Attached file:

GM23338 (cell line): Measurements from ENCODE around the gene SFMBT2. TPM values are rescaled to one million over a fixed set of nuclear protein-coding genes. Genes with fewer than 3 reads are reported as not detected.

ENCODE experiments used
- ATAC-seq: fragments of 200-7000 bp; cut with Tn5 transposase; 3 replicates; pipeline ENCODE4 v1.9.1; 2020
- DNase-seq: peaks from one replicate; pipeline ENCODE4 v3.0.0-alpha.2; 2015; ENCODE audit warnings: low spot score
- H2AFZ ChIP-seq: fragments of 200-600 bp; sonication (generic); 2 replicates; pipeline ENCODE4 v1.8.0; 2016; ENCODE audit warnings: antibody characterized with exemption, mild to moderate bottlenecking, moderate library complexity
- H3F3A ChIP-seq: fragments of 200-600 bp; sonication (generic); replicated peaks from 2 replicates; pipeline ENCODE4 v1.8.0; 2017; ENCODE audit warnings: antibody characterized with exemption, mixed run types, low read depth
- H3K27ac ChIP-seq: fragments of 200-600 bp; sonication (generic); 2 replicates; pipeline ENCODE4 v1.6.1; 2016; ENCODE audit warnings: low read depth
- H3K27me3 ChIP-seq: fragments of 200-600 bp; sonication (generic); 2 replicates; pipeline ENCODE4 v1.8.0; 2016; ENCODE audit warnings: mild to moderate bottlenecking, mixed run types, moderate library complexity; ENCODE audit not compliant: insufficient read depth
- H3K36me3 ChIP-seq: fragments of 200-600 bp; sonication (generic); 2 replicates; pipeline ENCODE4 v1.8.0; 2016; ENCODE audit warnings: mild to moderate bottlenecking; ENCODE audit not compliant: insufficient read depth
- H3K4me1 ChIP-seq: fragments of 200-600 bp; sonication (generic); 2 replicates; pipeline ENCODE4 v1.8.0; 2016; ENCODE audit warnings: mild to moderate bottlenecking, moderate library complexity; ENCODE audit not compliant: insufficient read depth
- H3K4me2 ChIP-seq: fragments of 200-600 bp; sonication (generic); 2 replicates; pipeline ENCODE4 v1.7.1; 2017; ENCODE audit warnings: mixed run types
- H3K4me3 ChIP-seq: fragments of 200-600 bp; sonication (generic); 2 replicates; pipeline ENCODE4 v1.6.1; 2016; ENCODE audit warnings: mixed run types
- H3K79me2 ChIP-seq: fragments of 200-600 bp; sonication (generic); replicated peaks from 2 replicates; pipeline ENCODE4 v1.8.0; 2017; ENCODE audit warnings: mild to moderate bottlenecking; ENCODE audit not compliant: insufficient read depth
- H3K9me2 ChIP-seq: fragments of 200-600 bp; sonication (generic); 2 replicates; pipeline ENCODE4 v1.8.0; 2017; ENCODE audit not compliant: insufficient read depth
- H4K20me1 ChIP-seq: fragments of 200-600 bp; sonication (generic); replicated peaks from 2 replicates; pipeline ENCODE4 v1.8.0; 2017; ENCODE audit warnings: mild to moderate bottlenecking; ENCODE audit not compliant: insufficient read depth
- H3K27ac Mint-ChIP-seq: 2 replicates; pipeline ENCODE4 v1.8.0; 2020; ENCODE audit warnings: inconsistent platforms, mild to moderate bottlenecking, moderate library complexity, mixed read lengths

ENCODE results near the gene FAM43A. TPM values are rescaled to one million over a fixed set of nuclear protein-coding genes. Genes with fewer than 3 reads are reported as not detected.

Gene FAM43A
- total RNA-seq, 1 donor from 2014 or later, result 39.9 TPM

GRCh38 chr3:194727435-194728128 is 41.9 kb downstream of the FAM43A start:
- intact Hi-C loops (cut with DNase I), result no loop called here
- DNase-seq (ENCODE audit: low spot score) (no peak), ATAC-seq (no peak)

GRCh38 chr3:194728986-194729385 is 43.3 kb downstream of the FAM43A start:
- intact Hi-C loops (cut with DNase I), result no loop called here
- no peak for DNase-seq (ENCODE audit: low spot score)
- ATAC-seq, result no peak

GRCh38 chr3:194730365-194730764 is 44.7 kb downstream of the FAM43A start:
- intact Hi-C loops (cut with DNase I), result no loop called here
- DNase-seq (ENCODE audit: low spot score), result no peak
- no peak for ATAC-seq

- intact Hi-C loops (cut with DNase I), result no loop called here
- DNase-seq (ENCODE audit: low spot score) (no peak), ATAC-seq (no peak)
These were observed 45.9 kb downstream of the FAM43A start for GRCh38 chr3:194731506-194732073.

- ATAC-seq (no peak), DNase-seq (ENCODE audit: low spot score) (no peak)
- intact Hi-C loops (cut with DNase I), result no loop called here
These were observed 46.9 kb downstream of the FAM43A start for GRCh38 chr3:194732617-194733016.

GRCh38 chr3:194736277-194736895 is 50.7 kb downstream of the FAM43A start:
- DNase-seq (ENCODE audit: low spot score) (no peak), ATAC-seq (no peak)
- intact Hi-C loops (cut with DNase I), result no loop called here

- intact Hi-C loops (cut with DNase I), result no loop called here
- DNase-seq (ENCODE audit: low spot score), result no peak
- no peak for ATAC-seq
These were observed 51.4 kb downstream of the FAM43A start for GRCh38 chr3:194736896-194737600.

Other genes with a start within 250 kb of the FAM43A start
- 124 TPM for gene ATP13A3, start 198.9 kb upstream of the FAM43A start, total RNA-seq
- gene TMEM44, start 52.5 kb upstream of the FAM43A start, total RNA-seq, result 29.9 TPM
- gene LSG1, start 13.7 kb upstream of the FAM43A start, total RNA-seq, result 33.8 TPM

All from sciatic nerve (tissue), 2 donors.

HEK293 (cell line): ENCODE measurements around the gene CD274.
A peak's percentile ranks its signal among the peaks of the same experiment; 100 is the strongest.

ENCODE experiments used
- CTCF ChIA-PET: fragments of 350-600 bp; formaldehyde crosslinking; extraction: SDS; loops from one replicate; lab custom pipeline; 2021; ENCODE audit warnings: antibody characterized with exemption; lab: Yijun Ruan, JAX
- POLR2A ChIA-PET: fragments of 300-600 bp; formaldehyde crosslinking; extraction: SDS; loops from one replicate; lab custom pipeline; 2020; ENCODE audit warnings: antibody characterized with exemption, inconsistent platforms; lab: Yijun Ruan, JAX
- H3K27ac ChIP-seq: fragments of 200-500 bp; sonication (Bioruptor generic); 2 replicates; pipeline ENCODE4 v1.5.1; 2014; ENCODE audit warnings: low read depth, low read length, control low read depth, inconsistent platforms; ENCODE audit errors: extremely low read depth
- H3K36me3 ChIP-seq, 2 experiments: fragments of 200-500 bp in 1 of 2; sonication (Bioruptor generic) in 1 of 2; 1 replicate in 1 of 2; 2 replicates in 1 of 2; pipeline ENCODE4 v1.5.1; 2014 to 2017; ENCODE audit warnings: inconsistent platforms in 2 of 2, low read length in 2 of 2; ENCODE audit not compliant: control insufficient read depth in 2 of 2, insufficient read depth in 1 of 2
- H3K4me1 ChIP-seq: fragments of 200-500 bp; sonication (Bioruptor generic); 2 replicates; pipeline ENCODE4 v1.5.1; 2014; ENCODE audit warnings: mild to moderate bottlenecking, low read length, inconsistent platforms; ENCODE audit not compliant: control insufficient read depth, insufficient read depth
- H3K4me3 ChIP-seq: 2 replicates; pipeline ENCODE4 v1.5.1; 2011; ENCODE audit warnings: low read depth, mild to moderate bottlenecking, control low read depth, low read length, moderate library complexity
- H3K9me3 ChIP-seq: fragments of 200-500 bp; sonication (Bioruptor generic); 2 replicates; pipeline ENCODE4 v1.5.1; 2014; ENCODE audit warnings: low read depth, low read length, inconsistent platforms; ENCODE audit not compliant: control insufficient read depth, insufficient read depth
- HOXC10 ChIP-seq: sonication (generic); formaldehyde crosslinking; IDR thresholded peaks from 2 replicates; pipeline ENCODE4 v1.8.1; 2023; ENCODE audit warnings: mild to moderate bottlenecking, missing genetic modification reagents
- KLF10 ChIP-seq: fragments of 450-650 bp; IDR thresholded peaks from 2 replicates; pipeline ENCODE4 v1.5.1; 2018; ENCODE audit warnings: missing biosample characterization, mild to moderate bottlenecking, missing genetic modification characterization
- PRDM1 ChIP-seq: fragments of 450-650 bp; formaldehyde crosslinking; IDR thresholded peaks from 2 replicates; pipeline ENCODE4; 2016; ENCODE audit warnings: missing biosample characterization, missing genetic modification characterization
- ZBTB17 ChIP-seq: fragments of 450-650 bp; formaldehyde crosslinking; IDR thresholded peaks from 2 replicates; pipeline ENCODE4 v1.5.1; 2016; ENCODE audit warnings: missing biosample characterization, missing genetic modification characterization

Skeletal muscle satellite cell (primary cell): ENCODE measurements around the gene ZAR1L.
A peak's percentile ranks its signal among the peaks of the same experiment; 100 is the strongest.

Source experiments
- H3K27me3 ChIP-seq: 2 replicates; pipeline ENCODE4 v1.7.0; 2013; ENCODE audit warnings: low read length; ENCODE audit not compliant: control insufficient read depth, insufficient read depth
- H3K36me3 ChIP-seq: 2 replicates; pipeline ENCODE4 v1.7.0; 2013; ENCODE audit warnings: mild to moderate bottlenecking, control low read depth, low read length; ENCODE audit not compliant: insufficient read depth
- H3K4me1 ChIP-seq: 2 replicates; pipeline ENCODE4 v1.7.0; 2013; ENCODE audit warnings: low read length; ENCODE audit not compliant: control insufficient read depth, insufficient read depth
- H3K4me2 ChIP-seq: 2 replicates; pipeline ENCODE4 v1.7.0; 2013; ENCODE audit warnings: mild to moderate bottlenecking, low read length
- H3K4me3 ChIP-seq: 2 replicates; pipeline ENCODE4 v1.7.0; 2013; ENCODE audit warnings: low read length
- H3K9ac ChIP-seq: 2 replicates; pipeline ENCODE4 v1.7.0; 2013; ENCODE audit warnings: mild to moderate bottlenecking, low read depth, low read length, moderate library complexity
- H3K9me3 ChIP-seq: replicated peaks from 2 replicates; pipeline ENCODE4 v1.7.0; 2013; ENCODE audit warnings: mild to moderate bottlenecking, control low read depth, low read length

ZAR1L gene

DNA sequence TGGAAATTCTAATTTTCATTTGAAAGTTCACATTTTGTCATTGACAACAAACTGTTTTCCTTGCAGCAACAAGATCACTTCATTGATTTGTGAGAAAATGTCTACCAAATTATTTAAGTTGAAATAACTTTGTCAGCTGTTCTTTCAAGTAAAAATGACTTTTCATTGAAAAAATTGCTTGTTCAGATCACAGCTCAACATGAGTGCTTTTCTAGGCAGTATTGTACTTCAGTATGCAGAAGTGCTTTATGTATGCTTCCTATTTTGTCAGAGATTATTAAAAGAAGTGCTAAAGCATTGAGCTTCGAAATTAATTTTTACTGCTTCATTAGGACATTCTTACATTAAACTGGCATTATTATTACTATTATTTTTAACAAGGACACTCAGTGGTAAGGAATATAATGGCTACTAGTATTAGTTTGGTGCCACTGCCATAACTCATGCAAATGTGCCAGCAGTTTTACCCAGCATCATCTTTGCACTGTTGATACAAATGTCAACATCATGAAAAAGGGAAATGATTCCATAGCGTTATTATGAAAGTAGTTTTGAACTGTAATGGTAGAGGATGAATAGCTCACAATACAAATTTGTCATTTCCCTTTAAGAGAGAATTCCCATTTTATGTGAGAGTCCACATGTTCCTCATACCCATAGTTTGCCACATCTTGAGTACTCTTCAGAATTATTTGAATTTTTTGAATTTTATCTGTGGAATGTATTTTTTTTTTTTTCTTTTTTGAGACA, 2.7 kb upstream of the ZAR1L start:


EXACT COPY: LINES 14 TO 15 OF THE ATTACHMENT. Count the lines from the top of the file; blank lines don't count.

- H3K9me2 ChIP-seq: fragments of 200-600 bp; sonication (generic); 2 replicates; pipeline ENCODE4 v1.8.0; 2017; ENCODE audit not compliant: insufficient read depth
- H4K20me1 ChIP-seq: fragments of 200-600 bp; sonication (generic); replicated peaks from 2 replicates; pipeline ENCODE4 v1.8.0; 2017; ENCODE audit warnings: mild to moderate bottlenecking; ENCODE audit not compliant: insufficient read depth